Savings Plan: Filling Your Key Savings Buckets
Our attitude toward saving money compares with our attitude toward eating healthier. We know that we should do it, but it’s not a priority. But when it comes to savings, it’s often more an issue of not knowing how to save and where to start. This is where a savings plan points you in the right direction.
Throwing money into a savings account is better than nothing, but this method eventually fizzles out. To help you devise the perfect savings plan, we’ve detailed some of the most important savings buckets to fill. You’ll find that after you check off your first goal, you’ll be more motivated to engage in an all-out savings attack.
Emergency! Building an emergency fund
When you’re having fun being young, it’s hard to imagine anything going wrong. But emergencies happen more often than you’d think. When the storm finally rolls in, you’d better have a thick umbrella to shield you.
Before you even begin to get those buckets out, you’ll want to build up a solid emergency fund. Having money stashed away for the rough times provides you with peace of mind during the good times. Experts recommend that you save three to six months of income for an emergency fund. This protects you from an unexpected event like getting laid off or experiencing a health emergency.
Short-term savings plan
The first and most reachable bucket is your short-term savings plan. This savings plan involves purchases that you hope to make in the next year or so. Because you’ll need quick access to your money, these funds should be liquid, meaning that you can easily withdraw funds when you need them.
First, determine exactly what you’re saving for, whether it’s a car, a vacation or something else. Once you’ve figured out your bucket list, you can now prepare your savings bucket. Figure out how much you’ll need by dividing the total by the amount of time you plan to save. For example:
You want a Bengal cat that costs $2,000 and you plan to save for two years, or 24 months. That means:
2000/24 = 83.3333
To have your furry friend within two years, you’ll need to save at least $83 per month.
How to save
For short-term savings plan, it’s best to use liquid investments like a high-interest savings account or a certificate of deposit. Vantage West also offers high-interest Share Certificates with varying maturity rates.
Mid-term savings plan
Many of us don’t like thinking about the future because it’s hard to imagine. You might think, “I don’t know what I’m doing tomorrow, never mind a decade from now.” But setting financial goals five or ten years ahead places your future self on solid footing so you won’t spend your middle-age years freaking out. Plus, you’re more likely to keep a nice, full head of hair.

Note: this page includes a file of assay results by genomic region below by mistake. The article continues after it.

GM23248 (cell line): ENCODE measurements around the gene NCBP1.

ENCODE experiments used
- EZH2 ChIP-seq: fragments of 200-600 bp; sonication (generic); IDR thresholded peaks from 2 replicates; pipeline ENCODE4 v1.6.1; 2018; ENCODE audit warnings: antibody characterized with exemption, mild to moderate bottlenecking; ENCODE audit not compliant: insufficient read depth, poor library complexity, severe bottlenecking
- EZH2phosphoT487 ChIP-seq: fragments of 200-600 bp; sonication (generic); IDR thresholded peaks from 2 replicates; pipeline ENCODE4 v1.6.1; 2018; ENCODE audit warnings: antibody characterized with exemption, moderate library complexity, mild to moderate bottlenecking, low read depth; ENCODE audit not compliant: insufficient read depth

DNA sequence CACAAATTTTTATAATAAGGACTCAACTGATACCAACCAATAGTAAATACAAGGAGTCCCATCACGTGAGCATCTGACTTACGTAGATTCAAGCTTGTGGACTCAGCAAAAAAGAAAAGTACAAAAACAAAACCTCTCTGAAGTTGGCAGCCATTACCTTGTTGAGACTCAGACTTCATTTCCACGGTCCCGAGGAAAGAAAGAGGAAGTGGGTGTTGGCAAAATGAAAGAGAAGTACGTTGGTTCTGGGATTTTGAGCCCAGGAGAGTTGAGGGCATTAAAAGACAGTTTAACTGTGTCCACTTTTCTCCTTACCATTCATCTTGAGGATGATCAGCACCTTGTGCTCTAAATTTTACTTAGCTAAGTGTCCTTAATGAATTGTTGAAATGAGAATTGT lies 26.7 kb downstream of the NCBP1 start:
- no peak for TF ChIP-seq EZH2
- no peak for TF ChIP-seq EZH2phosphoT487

Mid-term savings goals may include buying a home, paying for your wedding or raising a child and funding their college education. Your mid-term savings plan requires a different style of saving since you won’t need your money right away. Because of that, you can opt for less liquid options, such as money markets or equities, which deliver higher returns.
How to save
If your mid-term savings goal is years down the line, consider a certificate of deposit or money market fund. Both of these investments feature low buy-in and relatively short-term commitments. Vantage West offers high-interest Share Certificates with flexible maturity periods ranging from 6 to 60-month terms. Time your withdrawal date as close as possible to when you’ll need the money. This prevents early withdrawal fees and guarantees the greatest return.
Take time to understand the time constraints on your investments and any penalties for early withdrawals. You’ll also want to explore any associated fees.
Long-term savings plan
Once you’ve filled your first two savings buckets, it’s time to travel to the future. This step won’t require a Delorean, just some foresight, a good savings plan and some discipline. Rather than saving for a specific item or event, long-term saving means building wealth for the future. The advantage of long-term financial planning is that you can be a bit riskier with your long-term investments.
First off, take advantage of your employer-based 401(k) savings plan if available. Your employer deducts your contributions pre-tax so you’ll see a lower tax bill at the end of the year. Also, most employers offer some kind of matching program to give your investment a further boost. Not taking advantage of a deal like this is like saying no to free money. Who would do a silly thing like that?
How to save (if you’re under 50)
When you’re young, you could take on additional risk and expect higher returns by investing in equities such as stocks, bonds and mutual funds. These investments are riskier but they average better returns than savings accounts, CDs and money markets. Plus, since you’re young, you’ll enjoy the roller coaster ride of the stock market. While there will be some bad years, the stock market generally weathers the storm.
How to save (if you’re over 50)
When you’re older, you’ll want to reduce your exposure to equities in case of a stock market crash (they happen more often than you’d assume). Transfer your funds into safer investments such as an IRA plan, deferred annuity or a safe bond fund. Vantage West also offers even higher returns on their Share Certificates for higher balances, resulting in a safe, solid investment with limited maturity periods.
Saving for the future is difficult and takes time to develop good habits. Like learning any skill, it takes practice, patience and discipline to pull off. Once you instill good savings habits, it becomes second nature as the temptations to splurge fade away. Just as every bodybuilder has a training regimen, every saver should have a solid savings plan to set you on the right path.
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